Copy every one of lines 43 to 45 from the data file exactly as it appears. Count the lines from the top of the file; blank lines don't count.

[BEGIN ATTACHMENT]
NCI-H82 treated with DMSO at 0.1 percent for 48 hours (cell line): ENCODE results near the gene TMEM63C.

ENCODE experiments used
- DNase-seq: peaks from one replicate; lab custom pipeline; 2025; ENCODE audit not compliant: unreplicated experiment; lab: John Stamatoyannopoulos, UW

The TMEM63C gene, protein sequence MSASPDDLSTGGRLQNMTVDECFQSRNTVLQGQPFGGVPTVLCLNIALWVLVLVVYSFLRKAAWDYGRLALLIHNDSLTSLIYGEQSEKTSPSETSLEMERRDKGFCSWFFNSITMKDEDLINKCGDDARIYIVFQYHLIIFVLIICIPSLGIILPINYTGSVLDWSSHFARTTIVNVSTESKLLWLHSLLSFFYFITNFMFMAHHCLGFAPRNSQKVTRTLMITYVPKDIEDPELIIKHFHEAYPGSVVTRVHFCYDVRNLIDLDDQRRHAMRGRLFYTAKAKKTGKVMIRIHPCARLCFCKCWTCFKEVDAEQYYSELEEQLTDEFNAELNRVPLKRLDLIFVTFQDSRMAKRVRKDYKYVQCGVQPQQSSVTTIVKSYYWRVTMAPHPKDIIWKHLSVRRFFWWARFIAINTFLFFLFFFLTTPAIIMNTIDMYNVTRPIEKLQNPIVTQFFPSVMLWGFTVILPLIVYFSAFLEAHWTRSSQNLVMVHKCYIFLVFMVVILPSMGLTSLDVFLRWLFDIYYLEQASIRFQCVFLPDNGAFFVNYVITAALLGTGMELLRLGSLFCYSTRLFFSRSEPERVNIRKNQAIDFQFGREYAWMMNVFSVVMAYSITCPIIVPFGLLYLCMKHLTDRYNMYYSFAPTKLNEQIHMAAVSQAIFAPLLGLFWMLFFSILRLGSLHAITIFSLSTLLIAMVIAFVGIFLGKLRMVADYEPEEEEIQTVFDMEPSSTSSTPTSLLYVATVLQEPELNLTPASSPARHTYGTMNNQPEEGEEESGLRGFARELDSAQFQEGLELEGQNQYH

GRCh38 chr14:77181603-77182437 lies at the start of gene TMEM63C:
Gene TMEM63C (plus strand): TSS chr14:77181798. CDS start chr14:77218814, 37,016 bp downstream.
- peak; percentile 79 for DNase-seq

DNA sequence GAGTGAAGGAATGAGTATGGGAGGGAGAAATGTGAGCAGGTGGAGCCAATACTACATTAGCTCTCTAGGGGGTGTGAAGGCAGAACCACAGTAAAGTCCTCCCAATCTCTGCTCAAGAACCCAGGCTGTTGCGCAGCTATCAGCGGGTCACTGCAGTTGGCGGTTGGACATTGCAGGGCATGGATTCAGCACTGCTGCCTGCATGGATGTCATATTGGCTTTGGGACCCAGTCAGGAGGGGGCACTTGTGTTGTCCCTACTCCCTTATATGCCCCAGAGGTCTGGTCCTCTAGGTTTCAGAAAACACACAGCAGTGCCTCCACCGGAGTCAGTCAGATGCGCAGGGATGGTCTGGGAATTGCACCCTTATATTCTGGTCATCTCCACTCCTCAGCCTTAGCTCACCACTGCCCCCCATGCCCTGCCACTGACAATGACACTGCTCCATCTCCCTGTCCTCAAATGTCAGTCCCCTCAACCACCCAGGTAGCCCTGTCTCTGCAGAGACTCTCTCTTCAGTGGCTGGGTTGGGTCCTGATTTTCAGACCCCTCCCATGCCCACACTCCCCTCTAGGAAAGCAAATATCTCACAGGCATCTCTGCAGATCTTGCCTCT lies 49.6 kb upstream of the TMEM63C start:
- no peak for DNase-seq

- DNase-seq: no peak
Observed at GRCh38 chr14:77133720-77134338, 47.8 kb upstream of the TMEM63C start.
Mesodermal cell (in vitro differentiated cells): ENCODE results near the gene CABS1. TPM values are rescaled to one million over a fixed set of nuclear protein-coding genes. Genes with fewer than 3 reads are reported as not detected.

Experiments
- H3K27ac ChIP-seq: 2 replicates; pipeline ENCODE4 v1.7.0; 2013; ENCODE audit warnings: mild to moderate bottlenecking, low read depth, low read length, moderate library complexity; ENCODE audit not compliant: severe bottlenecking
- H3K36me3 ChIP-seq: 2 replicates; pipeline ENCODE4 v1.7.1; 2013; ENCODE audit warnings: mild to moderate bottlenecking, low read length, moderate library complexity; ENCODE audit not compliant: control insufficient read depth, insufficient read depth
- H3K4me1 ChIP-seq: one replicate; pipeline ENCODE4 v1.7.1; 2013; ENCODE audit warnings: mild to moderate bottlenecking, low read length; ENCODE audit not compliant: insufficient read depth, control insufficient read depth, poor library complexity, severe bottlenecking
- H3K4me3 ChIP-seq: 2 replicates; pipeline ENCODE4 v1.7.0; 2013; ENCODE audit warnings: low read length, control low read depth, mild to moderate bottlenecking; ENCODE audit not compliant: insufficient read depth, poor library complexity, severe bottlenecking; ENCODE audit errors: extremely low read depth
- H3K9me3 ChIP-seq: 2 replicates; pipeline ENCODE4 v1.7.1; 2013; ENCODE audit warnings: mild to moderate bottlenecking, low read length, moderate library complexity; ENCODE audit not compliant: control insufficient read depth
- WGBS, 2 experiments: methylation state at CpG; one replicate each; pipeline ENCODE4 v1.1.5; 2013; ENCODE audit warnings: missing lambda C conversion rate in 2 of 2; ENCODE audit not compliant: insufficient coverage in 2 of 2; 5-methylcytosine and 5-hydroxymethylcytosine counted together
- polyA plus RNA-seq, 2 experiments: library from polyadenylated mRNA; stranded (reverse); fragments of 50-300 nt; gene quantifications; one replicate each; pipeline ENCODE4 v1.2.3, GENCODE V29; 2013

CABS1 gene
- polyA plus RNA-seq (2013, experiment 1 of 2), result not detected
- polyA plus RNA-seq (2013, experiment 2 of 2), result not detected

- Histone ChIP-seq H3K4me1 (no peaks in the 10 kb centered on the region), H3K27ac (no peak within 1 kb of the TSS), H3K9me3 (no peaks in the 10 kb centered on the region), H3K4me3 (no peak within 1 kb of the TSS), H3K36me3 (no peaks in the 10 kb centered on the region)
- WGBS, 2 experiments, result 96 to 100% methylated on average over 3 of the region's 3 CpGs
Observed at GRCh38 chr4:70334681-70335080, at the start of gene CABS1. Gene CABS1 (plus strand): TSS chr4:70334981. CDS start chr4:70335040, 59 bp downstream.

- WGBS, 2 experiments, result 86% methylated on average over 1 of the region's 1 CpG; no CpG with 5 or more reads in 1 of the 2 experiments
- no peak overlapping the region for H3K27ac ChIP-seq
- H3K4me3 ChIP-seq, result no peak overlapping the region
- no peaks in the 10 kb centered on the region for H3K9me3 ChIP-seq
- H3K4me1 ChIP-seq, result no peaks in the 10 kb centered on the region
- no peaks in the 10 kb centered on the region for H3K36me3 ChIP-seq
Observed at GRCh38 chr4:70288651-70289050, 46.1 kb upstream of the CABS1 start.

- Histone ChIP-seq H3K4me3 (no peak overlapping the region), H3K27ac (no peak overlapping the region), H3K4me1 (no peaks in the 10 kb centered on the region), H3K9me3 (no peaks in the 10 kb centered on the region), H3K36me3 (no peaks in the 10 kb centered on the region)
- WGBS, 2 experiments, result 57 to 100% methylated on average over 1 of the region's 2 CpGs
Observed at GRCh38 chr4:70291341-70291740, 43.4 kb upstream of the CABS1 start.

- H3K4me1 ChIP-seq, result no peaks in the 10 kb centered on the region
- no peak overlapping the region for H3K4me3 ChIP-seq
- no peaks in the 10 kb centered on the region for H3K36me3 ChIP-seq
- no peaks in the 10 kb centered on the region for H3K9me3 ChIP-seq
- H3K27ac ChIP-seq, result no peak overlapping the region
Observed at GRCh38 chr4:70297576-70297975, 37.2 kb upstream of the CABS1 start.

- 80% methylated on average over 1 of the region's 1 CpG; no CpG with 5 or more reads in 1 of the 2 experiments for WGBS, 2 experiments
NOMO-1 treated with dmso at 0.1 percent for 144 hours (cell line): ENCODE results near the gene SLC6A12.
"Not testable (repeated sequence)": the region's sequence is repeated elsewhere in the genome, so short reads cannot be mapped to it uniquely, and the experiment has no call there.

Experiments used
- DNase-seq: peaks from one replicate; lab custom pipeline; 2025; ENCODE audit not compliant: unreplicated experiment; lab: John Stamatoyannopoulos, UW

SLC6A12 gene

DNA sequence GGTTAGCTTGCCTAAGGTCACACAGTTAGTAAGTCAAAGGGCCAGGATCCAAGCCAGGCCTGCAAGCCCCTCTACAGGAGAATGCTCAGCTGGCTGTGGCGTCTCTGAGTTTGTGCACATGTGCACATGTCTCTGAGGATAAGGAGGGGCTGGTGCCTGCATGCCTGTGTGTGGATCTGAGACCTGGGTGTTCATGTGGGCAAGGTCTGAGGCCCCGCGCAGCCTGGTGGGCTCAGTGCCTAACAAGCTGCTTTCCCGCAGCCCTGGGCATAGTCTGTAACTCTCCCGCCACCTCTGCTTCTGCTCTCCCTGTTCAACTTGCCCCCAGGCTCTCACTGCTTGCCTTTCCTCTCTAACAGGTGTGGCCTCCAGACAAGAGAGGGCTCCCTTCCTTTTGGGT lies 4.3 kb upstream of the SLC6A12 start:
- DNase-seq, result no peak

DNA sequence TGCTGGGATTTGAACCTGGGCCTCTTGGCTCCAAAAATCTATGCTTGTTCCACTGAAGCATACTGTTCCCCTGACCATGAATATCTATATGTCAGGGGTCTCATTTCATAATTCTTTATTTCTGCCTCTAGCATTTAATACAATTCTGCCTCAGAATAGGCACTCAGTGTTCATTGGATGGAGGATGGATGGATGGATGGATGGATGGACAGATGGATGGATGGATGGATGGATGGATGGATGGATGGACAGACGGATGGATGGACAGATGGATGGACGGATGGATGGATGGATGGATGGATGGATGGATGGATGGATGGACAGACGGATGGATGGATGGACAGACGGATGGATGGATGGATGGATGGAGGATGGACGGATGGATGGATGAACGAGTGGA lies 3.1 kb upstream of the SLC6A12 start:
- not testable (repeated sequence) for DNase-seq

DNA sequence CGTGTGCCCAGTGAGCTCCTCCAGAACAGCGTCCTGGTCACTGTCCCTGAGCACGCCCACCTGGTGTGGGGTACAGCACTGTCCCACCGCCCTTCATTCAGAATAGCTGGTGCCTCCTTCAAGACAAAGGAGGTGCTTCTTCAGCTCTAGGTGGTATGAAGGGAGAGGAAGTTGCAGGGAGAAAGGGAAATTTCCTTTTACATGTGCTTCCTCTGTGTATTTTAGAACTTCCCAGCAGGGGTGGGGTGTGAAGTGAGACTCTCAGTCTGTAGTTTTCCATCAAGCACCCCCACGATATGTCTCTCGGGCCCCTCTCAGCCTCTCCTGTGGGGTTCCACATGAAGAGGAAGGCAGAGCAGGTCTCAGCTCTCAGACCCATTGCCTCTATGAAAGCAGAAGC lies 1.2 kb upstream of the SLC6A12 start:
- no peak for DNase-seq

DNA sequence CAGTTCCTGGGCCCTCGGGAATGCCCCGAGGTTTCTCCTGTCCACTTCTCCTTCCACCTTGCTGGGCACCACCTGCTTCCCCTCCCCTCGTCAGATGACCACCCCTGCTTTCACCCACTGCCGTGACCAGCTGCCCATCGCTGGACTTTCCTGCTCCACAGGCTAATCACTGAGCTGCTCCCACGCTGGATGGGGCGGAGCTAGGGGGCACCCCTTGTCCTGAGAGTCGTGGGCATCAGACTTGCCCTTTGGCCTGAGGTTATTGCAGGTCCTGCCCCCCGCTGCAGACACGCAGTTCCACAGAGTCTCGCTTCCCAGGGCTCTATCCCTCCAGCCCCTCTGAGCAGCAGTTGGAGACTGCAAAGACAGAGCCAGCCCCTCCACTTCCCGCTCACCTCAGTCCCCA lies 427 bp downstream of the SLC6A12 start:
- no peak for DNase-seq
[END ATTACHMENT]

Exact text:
- 80% methylated on average over 1 of the region's 1 CpG; no CpG with 5 or more reads in 1 of the 2 experiments for WGBS, 2 experiments
NOMO-1 treated with dmso at 0.1 percent for 144 hours (cell line): ENCODE results near the gene SLC6A12.
"Not testable (repeated sequence)": the region's sequence is repeated elsewhere in the genome, so short reads cannot be mapped to it uniquely, and the experiment has no call there.